Perhaps you remember Barack Obama's so-called "patriotism problem."
It was that some people said he didn't have any. The claim was based on the flimsiest of evidence: his failure to wear an American flag pin on his lapel and a picture, widely circulated online, that purported to show him with hands clasped instead of over his heart, refusing to recite the Pledge of Allegiance.
Of course, most men don't wear flag pins. And the picture was taken during the singing of the national anthem, not the recitation of the Pledge.
But the feebleness of the evidence did not stop a whisper campaign about this supposed defect in Obama's character. Then-Rep. Jack Kingston (R-GA) demanded to know where the candidate and his wife "stand on America."
Bill O'Reilly said Obama needed to "answer some questions" about how he sees this country. Even CNN ran an online poll asking whether Obama showed "the proper patriotism."
The question would dog Obama well into his presidency. Every time you turned around, it seemed, someone was asserting his otherness and he was being asked to prove himself again.
Donald Trump has faced no sustained questions about his patriotism, though the evidence for his lack thereof is far more substantial than an empty lapel and a photograph. Indeed, in just the last few days, we've learned that he failed for almost two weeks to contact the families of four American soldiers killed in Niger. He did, however, manage to squeeze in multiple Twitter feuds and lots of golf in that time.
Called on this, Trump offered the lazy, sniveling excuse that previous presidents had also failed to console grieving families. The problem is, previous presidents had done no such thing, as their furious staff members made abundantly clear.
Trump only made matters worse when he finally got around to this most somber of presidential duties. Florida Rep. Frederica Wilson, who was listening on speakerphone, reports that he told Myeshia Johnson, pregnant widow of Sgt. La David Johnson, that her husband "knew what he signed up for, but when it happens, it hurts anyway."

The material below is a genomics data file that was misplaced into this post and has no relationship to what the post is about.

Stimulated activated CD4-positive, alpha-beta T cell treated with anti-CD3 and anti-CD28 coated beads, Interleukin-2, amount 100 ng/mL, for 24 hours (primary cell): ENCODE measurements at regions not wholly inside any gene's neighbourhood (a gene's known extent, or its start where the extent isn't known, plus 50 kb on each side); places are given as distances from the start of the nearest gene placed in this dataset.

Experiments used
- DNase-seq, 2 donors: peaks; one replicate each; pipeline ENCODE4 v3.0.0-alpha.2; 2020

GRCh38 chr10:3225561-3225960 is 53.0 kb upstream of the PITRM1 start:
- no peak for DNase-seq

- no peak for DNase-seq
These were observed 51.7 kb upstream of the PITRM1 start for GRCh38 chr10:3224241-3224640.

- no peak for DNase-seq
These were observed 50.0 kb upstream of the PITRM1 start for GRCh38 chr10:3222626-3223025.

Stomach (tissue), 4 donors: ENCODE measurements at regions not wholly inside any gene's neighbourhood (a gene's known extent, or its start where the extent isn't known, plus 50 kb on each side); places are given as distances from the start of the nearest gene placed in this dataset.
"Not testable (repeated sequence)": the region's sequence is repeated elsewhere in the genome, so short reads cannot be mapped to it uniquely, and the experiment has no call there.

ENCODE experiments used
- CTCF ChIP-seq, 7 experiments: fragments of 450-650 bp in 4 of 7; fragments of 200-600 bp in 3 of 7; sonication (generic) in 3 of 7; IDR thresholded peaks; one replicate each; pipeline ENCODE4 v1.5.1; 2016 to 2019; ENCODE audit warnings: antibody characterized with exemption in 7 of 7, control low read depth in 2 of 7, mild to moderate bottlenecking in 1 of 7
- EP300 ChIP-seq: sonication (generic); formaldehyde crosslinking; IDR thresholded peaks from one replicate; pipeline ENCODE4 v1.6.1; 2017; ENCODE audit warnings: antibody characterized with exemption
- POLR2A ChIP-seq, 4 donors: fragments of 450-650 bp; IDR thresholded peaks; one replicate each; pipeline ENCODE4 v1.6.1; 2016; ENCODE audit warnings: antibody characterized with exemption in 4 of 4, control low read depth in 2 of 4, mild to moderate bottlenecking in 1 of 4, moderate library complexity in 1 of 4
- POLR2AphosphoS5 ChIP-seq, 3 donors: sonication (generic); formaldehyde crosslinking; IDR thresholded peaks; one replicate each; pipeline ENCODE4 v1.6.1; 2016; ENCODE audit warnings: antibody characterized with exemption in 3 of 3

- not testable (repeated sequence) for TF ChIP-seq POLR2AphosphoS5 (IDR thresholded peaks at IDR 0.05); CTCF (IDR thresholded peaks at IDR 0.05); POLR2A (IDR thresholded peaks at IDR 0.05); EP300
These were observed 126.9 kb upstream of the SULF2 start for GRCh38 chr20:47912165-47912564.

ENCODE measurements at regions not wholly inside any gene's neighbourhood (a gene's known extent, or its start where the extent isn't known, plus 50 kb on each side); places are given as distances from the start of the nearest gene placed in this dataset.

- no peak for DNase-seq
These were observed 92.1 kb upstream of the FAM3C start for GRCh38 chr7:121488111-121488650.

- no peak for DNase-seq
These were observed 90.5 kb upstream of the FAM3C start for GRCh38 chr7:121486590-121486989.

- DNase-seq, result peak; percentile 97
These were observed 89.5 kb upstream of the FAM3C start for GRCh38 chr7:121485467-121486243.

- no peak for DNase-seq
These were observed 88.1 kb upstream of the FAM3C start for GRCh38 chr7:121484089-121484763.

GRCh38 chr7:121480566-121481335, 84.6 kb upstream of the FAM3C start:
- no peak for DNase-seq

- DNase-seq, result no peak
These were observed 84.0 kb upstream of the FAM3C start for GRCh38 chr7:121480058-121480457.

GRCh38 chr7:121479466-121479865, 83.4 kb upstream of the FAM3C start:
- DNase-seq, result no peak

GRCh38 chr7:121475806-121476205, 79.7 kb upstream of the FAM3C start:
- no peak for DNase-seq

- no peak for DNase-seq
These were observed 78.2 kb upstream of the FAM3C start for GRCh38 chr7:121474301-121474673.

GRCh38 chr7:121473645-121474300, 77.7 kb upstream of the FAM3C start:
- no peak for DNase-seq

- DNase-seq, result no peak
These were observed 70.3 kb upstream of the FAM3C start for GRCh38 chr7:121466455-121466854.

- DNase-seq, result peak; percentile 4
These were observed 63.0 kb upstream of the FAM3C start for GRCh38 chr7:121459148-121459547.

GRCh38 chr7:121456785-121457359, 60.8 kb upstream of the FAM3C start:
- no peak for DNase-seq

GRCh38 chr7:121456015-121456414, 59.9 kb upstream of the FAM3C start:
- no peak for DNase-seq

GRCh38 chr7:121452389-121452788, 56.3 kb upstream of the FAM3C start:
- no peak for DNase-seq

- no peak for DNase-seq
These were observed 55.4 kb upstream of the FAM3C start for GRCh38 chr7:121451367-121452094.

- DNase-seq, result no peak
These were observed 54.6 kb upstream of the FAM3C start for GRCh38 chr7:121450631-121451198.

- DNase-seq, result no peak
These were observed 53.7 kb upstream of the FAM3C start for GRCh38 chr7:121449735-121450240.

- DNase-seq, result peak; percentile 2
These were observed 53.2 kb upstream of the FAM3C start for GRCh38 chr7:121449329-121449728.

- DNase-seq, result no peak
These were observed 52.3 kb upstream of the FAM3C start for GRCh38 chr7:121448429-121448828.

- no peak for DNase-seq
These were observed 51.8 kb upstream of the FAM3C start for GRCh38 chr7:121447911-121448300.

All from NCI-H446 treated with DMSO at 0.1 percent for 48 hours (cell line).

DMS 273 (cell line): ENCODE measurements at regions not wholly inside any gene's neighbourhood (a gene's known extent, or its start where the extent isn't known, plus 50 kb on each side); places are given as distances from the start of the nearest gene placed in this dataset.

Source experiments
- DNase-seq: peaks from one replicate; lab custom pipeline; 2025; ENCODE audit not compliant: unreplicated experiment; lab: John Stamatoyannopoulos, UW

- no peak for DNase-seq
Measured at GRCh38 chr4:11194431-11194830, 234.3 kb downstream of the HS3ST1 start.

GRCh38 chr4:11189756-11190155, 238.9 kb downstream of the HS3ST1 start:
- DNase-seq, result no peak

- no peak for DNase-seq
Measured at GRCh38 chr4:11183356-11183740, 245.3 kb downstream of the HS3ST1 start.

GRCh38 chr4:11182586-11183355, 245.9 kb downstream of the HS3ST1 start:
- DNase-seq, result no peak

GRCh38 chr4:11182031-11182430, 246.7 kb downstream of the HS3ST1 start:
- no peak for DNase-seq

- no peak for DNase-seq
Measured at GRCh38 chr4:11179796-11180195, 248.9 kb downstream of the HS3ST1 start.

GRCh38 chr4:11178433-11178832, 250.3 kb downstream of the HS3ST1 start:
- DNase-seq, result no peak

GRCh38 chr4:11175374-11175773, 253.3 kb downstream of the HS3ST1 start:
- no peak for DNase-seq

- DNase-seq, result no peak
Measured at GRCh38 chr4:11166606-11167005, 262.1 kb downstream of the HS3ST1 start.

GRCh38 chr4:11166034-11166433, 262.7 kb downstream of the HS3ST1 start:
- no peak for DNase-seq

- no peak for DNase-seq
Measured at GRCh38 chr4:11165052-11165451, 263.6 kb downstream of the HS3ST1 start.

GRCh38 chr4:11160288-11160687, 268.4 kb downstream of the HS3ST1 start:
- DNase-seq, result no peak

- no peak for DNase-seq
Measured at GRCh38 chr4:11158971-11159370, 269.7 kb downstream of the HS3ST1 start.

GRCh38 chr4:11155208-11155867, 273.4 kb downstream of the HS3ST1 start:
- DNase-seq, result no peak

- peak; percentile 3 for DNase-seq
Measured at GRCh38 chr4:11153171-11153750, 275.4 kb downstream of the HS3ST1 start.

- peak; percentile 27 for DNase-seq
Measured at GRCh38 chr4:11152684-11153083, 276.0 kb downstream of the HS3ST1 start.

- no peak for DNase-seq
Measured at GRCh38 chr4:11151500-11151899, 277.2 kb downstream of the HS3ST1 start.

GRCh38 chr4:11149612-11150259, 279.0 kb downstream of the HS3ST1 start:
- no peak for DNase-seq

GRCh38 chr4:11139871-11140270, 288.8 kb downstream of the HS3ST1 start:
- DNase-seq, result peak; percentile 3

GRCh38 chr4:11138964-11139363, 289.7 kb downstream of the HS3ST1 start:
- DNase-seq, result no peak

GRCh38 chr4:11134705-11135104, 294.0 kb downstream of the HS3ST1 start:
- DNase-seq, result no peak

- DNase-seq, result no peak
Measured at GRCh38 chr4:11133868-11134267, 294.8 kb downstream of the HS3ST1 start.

Wilson says Trump kept referring to La David as "your guy," as if he couldn't remember his name. It made Myeshia weep and Wilson furious.
Trump has denied this. So we must decide whether to believe Wilson, whose account is supported by La David's aunt, who raised him, or a man who insisted his sparsely attended inauguration was the biggest in history.
Over time, one becomes inured to the double standards imposed by race, but this one is especially galling because it is especially obvious. And yet, even in its obviousness, it is largely unremarked upon.
The black guy fails to wear a lapel pin and endures months of questions about whether he belongs. The white guy canoodles with Russia, insults the intelligence community, undermines the judiciary and makes a Gold Star widow cry, dismissing her husband's sacrifice as, apparently, just one of those things.
And though he is reviled for it, no poll asks whether he shows "the proper patriotism" and there is no accusation of otherness. Even at a level of awfulness bordering on sedition, his American-ness, his "one of us-ness," is a taken for granted thing. Meantime, football players are asked to reassure us they love America.
Donald Trump is thus the poster boy for white privilege, including, the privilege of being terrible. And yes, some will look at this and see no unfairness, nor cause for anger or despair. That's no surprise.
Blindness is a privilege, too.
Leonard Pitts is a columnist for The Miami Herald. Readers may contact him via e-mail at firstname.lastname@example.org.